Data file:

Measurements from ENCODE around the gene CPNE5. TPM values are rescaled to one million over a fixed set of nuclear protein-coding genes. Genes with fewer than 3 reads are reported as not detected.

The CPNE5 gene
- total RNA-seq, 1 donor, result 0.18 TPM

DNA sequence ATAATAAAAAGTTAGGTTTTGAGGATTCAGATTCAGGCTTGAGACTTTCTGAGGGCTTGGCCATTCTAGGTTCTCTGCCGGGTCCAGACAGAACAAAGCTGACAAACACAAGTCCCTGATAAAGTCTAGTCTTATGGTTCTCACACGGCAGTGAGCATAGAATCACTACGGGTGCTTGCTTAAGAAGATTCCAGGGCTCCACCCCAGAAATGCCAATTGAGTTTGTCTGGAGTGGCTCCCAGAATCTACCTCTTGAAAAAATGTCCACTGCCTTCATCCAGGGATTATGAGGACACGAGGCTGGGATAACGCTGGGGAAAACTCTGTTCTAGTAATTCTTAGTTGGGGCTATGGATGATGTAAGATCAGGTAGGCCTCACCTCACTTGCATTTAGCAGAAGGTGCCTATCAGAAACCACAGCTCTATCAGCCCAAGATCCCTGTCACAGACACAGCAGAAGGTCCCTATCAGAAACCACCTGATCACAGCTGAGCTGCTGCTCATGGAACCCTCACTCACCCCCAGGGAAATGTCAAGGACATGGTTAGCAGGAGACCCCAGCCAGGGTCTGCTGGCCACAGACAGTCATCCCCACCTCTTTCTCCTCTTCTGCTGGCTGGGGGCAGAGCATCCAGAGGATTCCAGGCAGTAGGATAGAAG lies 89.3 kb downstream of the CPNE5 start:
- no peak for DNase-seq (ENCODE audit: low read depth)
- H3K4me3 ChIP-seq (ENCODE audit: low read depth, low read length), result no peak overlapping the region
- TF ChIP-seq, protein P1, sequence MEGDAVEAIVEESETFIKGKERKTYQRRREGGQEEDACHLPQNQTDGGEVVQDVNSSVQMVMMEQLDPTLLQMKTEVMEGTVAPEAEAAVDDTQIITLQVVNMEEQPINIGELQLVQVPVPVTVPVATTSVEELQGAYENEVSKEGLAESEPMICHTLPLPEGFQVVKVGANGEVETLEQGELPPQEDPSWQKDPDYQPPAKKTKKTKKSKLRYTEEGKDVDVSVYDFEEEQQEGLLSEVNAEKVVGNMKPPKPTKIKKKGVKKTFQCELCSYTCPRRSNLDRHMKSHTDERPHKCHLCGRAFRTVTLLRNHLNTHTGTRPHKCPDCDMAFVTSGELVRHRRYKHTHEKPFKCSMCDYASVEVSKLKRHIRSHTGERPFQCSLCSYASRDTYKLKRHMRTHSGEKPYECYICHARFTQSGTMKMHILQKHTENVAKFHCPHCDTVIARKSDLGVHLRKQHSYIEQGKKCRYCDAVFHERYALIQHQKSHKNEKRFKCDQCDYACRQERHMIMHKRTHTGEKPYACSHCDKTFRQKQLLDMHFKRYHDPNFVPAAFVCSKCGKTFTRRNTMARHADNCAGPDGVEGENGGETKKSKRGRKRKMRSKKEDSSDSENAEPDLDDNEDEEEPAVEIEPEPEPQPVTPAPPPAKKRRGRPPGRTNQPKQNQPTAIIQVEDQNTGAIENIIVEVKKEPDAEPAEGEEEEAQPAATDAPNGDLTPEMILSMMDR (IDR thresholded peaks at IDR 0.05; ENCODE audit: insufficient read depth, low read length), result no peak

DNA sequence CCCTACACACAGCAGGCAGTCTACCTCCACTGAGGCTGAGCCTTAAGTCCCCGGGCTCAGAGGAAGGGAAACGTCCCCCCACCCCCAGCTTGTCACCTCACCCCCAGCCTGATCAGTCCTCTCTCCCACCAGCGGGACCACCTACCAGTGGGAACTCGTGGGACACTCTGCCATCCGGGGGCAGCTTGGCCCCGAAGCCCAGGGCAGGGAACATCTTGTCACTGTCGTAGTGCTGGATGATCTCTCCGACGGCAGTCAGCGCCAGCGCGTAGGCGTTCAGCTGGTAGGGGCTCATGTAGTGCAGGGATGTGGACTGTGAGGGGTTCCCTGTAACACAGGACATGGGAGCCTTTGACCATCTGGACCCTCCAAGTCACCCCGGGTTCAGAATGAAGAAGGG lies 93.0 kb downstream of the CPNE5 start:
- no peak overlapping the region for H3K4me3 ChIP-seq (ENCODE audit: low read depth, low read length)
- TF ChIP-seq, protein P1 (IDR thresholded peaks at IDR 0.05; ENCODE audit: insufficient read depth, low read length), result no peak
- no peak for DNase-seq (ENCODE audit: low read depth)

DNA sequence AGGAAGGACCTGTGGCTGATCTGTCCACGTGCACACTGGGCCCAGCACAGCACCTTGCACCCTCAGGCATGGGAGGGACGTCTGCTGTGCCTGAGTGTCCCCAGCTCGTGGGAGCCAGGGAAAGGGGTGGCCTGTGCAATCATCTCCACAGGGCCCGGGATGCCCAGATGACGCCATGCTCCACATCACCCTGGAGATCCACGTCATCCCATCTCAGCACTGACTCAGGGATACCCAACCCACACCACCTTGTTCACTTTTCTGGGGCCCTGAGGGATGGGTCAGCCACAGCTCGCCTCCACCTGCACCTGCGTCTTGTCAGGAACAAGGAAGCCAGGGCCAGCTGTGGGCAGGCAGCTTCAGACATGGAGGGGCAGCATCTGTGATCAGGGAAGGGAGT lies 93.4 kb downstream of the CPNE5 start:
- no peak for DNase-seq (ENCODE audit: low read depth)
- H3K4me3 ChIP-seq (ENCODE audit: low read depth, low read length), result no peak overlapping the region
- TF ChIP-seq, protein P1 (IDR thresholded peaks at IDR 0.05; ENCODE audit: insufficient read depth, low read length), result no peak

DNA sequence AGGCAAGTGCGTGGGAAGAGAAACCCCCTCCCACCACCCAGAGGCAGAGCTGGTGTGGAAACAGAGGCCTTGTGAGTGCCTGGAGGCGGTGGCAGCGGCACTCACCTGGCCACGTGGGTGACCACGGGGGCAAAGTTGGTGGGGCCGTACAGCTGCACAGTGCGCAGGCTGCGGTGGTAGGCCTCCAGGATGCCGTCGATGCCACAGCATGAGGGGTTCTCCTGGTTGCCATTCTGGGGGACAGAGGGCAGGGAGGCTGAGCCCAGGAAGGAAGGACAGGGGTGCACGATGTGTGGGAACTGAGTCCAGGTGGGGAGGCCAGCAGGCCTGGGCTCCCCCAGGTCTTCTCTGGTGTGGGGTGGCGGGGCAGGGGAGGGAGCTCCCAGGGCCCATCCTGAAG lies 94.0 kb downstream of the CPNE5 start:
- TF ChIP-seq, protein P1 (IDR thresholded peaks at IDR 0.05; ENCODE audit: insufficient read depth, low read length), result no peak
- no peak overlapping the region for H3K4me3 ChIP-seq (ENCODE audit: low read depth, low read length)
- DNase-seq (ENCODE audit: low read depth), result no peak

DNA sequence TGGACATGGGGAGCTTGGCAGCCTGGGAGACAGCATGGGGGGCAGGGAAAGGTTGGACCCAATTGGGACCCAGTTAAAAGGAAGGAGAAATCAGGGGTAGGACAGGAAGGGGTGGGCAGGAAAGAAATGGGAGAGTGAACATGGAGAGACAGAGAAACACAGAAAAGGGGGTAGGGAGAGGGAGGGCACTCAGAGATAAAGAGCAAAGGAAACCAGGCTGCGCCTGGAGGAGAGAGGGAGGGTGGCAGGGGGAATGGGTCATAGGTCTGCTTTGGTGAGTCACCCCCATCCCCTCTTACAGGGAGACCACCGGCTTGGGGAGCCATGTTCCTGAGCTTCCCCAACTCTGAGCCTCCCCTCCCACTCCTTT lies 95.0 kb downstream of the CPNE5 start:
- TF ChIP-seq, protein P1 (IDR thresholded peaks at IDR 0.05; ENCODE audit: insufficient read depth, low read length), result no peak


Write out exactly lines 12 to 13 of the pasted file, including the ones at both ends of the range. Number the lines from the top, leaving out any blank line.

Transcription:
DNA sequence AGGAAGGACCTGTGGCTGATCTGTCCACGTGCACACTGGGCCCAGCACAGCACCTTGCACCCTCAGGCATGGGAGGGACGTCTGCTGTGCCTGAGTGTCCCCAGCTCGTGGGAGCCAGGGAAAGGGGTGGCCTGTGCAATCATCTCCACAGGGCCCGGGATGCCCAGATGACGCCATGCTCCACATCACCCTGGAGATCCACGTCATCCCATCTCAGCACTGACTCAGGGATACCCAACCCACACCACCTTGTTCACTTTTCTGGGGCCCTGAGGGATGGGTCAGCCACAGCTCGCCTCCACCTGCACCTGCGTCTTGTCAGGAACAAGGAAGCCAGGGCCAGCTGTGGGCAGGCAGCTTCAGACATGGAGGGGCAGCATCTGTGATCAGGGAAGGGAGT lies 93.4 kb downstream of the CPNE5 start:
- no peak for DNase-seq (ENCODE audit: low read depth)